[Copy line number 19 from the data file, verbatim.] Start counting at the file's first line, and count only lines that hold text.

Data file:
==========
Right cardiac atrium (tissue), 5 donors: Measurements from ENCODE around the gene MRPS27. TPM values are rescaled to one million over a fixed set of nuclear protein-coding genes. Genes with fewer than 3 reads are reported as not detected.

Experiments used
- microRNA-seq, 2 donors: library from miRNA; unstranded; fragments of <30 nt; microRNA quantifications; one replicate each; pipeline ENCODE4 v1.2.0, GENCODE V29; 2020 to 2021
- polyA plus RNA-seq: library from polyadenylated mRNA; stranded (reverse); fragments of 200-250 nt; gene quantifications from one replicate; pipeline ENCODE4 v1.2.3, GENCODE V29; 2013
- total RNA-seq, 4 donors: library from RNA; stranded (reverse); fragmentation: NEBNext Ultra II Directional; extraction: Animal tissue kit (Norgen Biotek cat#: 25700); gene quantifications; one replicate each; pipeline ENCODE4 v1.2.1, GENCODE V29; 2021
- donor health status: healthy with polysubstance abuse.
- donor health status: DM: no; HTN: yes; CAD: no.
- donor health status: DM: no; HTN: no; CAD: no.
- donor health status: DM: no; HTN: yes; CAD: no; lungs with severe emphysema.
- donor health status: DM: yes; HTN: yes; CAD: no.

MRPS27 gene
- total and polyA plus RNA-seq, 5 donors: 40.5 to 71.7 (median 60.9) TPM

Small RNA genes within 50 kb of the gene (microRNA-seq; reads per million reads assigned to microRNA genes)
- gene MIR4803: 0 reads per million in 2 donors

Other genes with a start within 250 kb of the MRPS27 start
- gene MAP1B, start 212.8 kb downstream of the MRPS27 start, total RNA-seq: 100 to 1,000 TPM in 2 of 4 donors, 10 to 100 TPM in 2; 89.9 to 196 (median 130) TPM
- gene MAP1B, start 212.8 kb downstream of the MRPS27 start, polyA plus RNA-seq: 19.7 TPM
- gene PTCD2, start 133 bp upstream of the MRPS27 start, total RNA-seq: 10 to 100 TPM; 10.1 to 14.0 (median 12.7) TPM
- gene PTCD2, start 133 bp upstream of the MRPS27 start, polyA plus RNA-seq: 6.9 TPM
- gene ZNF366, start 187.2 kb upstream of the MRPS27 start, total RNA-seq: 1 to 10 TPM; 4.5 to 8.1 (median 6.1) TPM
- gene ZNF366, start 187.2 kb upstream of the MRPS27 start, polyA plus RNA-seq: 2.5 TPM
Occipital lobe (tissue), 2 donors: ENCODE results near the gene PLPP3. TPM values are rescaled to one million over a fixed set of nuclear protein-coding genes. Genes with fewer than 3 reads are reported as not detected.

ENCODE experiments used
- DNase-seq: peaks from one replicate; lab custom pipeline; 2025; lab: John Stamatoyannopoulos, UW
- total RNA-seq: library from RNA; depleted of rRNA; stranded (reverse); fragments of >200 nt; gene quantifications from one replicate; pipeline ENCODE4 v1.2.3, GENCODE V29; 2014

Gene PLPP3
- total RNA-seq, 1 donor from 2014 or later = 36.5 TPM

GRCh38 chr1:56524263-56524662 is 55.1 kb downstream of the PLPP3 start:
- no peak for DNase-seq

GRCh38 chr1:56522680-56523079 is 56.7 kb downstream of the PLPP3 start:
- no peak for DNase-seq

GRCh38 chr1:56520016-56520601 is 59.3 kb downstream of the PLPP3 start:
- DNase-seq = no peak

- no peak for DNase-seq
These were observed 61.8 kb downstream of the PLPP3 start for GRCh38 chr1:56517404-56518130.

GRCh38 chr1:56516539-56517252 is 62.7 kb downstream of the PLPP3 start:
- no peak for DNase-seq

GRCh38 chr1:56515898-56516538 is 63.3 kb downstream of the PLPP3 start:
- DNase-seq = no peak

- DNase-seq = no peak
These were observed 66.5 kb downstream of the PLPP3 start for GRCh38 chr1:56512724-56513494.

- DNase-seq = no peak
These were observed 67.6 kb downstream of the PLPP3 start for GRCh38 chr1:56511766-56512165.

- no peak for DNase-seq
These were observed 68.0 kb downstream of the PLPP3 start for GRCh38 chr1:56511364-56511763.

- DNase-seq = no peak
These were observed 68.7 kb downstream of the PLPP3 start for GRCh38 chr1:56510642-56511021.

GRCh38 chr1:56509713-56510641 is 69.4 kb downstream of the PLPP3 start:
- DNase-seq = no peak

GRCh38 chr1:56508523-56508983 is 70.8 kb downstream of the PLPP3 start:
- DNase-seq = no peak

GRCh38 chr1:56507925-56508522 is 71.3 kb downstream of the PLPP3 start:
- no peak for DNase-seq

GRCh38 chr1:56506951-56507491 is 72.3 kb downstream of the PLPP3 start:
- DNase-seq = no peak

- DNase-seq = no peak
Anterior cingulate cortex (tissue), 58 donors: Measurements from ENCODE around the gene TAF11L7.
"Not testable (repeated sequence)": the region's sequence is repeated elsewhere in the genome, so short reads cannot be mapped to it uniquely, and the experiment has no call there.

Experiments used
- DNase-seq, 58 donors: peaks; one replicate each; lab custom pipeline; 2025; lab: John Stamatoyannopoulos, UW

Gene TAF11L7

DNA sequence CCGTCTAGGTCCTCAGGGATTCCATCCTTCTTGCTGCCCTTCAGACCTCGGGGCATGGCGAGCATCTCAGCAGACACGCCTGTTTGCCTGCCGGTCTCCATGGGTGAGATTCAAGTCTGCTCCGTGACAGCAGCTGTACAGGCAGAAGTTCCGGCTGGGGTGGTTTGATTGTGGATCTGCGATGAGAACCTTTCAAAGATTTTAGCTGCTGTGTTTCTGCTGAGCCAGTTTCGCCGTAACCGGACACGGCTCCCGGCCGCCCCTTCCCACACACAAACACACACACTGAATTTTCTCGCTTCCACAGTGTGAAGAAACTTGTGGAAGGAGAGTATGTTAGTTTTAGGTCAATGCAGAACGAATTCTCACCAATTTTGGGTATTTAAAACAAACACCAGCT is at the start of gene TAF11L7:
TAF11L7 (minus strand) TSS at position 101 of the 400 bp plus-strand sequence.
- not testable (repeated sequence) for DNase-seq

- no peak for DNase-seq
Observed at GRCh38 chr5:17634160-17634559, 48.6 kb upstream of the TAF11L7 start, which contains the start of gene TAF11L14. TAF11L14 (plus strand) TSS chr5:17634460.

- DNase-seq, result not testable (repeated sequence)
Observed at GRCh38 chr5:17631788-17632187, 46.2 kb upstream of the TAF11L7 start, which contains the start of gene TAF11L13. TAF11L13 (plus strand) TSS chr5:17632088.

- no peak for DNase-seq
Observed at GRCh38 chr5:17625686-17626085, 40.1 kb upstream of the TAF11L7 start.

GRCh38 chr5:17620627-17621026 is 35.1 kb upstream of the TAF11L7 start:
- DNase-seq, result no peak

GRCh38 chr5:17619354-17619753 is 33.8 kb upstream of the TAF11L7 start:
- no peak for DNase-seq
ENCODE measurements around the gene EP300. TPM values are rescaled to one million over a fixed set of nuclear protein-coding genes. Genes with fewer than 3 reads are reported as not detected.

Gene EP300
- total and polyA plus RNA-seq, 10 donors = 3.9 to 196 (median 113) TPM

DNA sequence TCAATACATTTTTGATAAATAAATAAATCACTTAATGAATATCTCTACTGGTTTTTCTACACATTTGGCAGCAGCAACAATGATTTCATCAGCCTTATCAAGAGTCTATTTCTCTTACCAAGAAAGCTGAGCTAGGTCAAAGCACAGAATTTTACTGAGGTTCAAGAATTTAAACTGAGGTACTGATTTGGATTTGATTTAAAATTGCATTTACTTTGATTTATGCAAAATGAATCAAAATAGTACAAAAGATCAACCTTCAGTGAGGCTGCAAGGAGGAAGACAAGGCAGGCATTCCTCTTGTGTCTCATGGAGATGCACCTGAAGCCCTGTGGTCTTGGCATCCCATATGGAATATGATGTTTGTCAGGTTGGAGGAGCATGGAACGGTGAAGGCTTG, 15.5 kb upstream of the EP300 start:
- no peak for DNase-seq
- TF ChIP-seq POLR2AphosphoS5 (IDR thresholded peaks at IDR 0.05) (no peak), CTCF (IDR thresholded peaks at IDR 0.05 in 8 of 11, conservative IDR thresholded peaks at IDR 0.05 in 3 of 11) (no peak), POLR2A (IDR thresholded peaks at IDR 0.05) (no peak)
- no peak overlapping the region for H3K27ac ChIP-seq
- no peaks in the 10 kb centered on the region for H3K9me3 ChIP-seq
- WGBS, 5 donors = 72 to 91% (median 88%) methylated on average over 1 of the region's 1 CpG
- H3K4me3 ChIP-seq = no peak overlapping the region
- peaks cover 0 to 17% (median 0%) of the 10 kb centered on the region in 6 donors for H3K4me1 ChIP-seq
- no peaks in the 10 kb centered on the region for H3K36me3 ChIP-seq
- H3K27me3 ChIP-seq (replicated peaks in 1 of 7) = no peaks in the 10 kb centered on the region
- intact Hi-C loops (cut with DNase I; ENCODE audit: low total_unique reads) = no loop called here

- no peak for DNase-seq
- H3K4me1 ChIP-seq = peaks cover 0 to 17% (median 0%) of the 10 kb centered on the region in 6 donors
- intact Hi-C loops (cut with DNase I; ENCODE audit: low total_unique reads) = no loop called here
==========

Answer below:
- gene PTCD2, start 133 bp upstream of the MRPS27 start, polyA plus RNA-seq: 6.9 TPM